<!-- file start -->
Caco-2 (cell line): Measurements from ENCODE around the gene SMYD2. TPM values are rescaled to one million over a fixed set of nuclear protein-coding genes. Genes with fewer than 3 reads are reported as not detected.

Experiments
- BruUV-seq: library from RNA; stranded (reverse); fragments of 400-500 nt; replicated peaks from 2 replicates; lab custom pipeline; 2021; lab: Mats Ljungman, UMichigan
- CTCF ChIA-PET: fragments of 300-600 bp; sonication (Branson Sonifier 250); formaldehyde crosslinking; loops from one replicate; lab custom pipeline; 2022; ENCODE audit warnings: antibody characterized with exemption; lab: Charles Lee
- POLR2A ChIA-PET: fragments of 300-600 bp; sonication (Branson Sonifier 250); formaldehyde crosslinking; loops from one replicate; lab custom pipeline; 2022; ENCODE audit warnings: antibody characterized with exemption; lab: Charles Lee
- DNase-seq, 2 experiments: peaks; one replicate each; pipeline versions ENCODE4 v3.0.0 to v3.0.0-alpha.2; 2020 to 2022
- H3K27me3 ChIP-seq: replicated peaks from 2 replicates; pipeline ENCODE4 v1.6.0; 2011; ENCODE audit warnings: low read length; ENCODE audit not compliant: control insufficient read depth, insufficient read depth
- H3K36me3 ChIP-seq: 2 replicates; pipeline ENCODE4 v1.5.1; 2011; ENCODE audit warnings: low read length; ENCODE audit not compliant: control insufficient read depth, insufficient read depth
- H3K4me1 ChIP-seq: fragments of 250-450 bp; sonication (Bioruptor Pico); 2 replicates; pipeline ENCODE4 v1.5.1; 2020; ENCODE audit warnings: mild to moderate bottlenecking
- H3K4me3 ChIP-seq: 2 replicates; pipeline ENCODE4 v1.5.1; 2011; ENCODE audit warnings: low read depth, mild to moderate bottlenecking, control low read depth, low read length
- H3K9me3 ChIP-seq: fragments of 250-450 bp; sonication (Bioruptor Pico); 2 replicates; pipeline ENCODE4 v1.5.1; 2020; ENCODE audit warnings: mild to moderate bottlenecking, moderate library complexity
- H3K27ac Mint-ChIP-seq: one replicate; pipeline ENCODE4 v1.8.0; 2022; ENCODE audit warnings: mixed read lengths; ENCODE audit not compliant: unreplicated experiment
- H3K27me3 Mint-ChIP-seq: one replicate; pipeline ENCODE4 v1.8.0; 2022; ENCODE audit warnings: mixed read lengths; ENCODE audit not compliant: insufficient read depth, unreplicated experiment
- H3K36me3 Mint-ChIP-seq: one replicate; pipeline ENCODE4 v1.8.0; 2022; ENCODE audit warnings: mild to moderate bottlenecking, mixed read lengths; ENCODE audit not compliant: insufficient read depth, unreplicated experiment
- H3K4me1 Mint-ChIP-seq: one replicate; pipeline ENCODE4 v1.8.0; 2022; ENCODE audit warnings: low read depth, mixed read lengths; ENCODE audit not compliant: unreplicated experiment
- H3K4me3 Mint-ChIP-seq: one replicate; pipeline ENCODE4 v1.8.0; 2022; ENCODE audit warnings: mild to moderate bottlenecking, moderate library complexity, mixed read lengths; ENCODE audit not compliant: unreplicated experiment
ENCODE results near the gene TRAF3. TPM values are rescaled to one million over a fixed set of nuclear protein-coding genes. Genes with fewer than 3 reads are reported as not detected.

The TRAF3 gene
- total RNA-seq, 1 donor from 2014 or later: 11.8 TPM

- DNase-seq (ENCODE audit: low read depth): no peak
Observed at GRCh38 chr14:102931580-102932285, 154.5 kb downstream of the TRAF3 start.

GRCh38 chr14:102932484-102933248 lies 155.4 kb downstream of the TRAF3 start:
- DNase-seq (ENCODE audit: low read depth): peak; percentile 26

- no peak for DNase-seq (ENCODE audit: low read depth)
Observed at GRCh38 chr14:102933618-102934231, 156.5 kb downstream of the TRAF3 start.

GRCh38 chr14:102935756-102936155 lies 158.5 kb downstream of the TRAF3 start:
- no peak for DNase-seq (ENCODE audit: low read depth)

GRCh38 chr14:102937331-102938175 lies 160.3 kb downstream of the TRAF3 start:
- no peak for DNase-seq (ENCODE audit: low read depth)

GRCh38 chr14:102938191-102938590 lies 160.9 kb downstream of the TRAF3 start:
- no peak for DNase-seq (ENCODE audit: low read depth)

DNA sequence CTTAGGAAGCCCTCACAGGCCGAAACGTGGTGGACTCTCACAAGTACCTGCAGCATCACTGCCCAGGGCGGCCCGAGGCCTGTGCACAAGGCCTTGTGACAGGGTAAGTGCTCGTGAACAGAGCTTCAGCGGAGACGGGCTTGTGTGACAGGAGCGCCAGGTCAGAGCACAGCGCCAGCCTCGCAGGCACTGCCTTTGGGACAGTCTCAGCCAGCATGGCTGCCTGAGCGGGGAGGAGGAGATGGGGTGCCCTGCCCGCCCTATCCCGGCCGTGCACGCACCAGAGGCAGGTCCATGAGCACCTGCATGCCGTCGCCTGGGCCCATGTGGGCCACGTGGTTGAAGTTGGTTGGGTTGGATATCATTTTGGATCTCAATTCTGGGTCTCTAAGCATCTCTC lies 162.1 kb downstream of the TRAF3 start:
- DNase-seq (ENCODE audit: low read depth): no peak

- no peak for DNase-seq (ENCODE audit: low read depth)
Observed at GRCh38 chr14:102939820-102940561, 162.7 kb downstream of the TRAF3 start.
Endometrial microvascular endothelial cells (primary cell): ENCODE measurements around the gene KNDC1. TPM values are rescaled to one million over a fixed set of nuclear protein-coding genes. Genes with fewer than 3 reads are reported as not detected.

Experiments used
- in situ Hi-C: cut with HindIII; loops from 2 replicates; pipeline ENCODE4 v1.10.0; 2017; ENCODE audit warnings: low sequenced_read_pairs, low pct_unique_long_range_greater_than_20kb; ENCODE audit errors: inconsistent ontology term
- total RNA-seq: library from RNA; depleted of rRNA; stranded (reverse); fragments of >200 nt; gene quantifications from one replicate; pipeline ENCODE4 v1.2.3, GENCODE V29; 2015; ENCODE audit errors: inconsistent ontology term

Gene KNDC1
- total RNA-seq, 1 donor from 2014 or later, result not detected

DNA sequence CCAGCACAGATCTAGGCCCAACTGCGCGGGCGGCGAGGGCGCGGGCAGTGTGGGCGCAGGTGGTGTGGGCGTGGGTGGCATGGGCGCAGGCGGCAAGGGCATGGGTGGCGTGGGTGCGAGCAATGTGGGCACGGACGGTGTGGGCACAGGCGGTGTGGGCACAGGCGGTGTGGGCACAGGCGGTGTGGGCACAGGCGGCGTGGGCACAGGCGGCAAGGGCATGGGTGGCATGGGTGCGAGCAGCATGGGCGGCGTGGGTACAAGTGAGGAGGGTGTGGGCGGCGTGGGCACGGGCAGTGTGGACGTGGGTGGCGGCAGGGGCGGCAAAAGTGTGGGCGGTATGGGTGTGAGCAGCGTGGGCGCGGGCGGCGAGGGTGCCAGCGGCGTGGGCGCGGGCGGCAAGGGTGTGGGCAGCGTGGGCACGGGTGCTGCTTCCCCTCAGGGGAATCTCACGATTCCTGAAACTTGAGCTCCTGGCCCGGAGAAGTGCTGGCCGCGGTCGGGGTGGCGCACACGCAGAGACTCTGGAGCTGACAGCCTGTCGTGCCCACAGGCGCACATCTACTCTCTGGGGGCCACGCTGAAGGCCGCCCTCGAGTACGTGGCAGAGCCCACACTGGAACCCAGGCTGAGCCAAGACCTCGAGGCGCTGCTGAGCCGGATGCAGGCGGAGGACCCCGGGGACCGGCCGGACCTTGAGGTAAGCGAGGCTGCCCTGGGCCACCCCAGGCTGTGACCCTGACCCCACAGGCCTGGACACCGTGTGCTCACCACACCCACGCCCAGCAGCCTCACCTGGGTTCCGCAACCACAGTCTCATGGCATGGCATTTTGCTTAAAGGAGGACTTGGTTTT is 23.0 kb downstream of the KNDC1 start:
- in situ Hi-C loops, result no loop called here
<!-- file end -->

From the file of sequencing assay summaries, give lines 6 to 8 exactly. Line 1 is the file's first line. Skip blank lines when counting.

- DNase-seq, 2 experiments: peaks; one replicate each; pipeline versions ENCODE4 v3.0.0 to v3.0.0-alpha.2; 2020 to 2022
- H3K27me3 ChIP-seq: replicated peaks from 2 replicates; pipeline ENCODE4 v1.6.0; 2011; ENCODE audit warnings: low read length; ENCODE audit not compliant: control insufficient read depth, insufficient read depth
- H3K36me3 ChIP-seq: 2 replicates; pipeline ENCODE4 v1.5.1; 2011; ENCODE audit warnings: low read length; ENCODE audit not compliant: control insufficient read depth, insufficient read depth